Good going, Karen! Although I played violin with a Scottish fiddle ensemble, my biggest thrill was (and still is) playing quartets as the violist. I'd love to play quintets but they'd have to be two-viola quintets. :-)
I'm glad the Nova Vista Symphony is working out.
Karen Allendoerfer, welcome to the magic world of viola playing!
The image you posted with the wandering in and out of treble clef does look like a "viola player prank". It would make much more sense to notate the whole section in the treble clef. There is no reason to notate part of it in the alto clef. Did Richard Strauss really notate it that way and then the publisher didn't dare to publish it in a more sensible way, or was it the publisher that for some strange reason published it that way? Anyway, it is a weird way of making changes in clefs.
I am a viola player myself as well as a composer. When I studied instrumentation I learned that excessive clef changes simply makes it harder for the musician, adding unnecessary extra problems. And as a viola player I certainly prefer sensible clef changes when it is possible.
Anyway the music is absolutely great I must say.
Lars, yeah, I don't know how Strauss notated it. What makes it so confusing is that it looks like it's going lower in pitch when it's actually staying the same or going higher. Even the pro viola coach that the orchestra hired for a sectional rehearsal thought this section was a bear. This was one of the times that I was certainly happy to have a violin background. Treble clef scares me much less than ledger lines!
Francesca, yes, I am really coming to love quartets as the violist! And I'm probably going to play in a 2-viola quintet this summer.
Last night we had a performance of the first movement of Schubert No 14 "Death and the Maiden." (One of our cellists from this quintet couldn't make it this time so we were a quartet for this performance.) I had not fully appreciated Schubert until I played the viola. According to wikipedia, Schubert himself played the viola part in the premiere of Death and the Maiden, so I think he must have had a soft spot for viola and violists. And Mozart was a violist so he wrote good viola parts too.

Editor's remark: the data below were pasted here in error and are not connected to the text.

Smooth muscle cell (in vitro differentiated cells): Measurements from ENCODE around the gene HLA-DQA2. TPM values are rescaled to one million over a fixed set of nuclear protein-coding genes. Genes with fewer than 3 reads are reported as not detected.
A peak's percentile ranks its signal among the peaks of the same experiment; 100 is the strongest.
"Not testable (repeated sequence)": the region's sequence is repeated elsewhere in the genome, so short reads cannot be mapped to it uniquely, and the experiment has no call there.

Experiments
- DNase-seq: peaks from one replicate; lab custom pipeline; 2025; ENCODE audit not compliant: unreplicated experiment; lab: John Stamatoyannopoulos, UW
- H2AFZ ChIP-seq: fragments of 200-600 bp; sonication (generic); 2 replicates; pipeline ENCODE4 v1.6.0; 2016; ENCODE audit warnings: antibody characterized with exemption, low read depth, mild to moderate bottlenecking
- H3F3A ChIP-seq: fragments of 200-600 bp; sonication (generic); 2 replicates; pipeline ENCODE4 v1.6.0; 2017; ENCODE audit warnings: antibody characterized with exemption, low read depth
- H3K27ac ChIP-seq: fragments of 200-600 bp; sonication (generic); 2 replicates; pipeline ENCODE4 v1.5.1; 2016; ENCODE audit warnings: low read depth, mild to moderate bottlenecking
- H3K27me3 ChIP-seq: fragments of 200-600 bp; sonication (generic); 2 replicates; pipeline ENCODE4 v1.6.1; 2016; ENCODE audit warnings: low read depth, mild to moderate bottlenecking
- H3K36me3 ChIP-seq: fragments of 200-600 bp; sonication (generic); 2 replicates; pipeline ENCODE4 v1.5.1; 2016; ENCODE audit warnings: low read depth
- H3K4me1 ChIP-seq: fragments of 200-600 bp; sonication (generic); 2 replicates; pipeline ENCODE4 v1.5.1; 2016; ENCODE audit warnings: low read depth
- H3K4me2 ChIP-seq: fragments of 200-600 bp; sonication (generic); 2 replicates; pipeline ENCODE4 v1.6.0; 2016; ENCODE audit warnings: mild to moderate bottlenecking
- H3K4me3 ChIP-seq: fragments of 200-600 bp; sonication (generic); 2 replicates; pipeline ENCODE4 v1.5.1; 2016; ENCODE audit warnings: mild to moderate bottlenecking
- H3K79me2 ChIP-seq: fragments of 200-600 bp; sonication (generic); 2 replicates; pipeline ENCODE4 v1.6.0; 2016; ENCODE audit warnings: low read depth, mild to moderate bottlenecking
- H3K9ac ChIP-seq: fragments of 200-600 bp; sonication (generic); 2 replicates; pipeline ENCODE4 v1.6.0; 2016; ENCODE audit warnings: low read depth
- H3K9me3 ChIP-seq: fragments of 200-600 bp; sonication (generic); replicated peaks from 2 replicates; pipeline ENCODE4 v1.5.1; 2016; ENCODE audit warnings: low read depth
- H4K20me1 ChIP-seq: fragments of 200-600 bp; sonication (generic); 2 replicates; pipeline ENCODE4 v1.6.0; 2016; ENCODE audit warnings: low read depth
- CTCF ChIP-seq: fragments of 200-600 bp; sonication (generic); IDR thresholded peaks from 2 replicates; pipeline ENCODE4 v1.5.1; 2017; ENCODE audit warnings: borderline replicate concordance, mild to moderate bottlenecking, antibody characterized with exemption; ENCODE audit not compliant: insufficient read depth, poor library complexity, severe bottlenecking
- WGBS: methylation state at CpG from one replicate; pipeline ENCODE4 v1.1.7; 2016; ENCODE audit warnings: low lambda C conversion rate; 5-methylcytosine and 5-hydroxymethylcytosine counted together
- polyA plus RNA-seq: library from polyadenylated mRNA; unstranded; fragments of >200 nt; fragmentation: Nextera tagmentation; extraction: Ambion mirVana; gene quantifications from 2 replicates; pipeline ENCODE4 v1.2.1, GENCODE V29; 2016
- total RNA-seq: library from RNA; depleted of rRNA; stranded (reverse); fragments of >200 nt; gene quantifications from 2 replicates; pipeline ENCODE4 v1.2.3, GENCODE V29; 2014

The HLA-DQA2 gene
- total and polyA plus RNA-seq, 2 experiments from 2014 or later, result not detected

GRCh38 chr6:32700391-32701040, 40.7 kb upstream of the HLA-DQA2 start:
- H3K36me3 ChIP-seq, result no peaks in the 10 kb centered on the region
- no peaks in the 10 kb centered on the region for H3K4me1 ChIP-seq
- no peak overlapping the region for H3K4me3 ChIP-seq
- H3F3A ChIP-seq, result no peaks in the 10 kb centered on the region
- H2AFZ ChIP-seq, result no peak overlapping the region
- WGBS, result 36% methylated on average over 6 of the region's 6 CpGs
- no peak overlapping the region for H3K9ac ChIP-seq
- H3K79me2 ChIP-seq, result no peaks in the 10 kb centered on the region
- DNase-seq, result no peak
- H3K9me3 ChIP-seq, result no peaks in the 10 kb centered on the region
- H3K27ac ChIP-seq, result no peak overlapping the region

I really liked your video!
Karen, you'll find that lots of composers were partial to the viola, including mozart. I just read that Paganini fell in love with the viola when he bought a Strad viola. The story of his commissioning of "Harold in Italy" (and dissatisfaction with it) is well known but it didn't impress me until I read about what influenced the commission.
BTW I didn't realize "Death and the Maiden" was a _quintet_! Arnold Steinhardt wrote in great detail about the Guarneri playing it and he never once mentioned that it was a quintet.
And the Schubert--it's my life's dream to play it!
Death and the Maiden is indeed a quartet. It's Schubert No. 14.
Sorry, the way I have been writing about all this is confusing. The group started as a quintet, playing Schubert's cello quintet in C major, Op. 163. This Schubert video here is the 2nd movement of that piece, with 2 cellos. I linked to our performance of the first movement above. We have only performed 2 movements so far, one per concert. These concerts were the Fall and Winter concerts of the South Bay Philharmonic. The videos take a while to get processed and posted.
For the concert I just had on Friday, the Spring Concert (which I will blog about shortly when the video is ready) one of the cellists couldn't make it so we couldn't just move on and play the 3rd movement of the cello quintet which was the original plan. Instead we decided to do a movement of the quartet No. 14 "Death and the Maiden." It will take a while, probably another 2 years, to get through both the quintet and the quartet, at the rate of one movement per concert.
No, the D minor string quartet, D. 810, popularly known as "Death and the Maiden," has no opus number, but is referred to as quartet no. 14 in some publications. Opus numbers are intended to give a chronological view of a composer's output, and fail spectacularly at that role with Schubert, because most of his compositions have no opus number assigned, and the ones that do are all over the map in the chronology. This is why Otto Deutsch's D. numbers are generally used to uniquely identify Schubert compositions.
Quartet in A minor, "Rosamunde" op. 29, D. 804 was written in 1824, a mature work of great depth
Quartet in D minor, "D&tM" D. 810 was written in 1824, again, a mature work of great depth
Quartet in E-flat major, op. 125/1, D. 87 was written in 1813! Charming, but not at all in the same league as his work of a decade later
Quartet in B-flat major, op. 168, D. 112 was written in 1816. Contrary to what you might think from the opus number (in Schubert's case, the highest opus number is op. 173/6), another early work
Even with composers like Brahms, the opus number can be misleading. Take for example the well-known Piano trio op. 8 of Brahms. Op. 8 was assigned its op. number when Brahms was 20 or so, shortly after his famous meeting with Robert Schumann, but the work almost always heard as op. 8 was extensively reworked in the final years of his life, some 45 years later! Works written contemporaneously to that revised version have opus numbers of 110.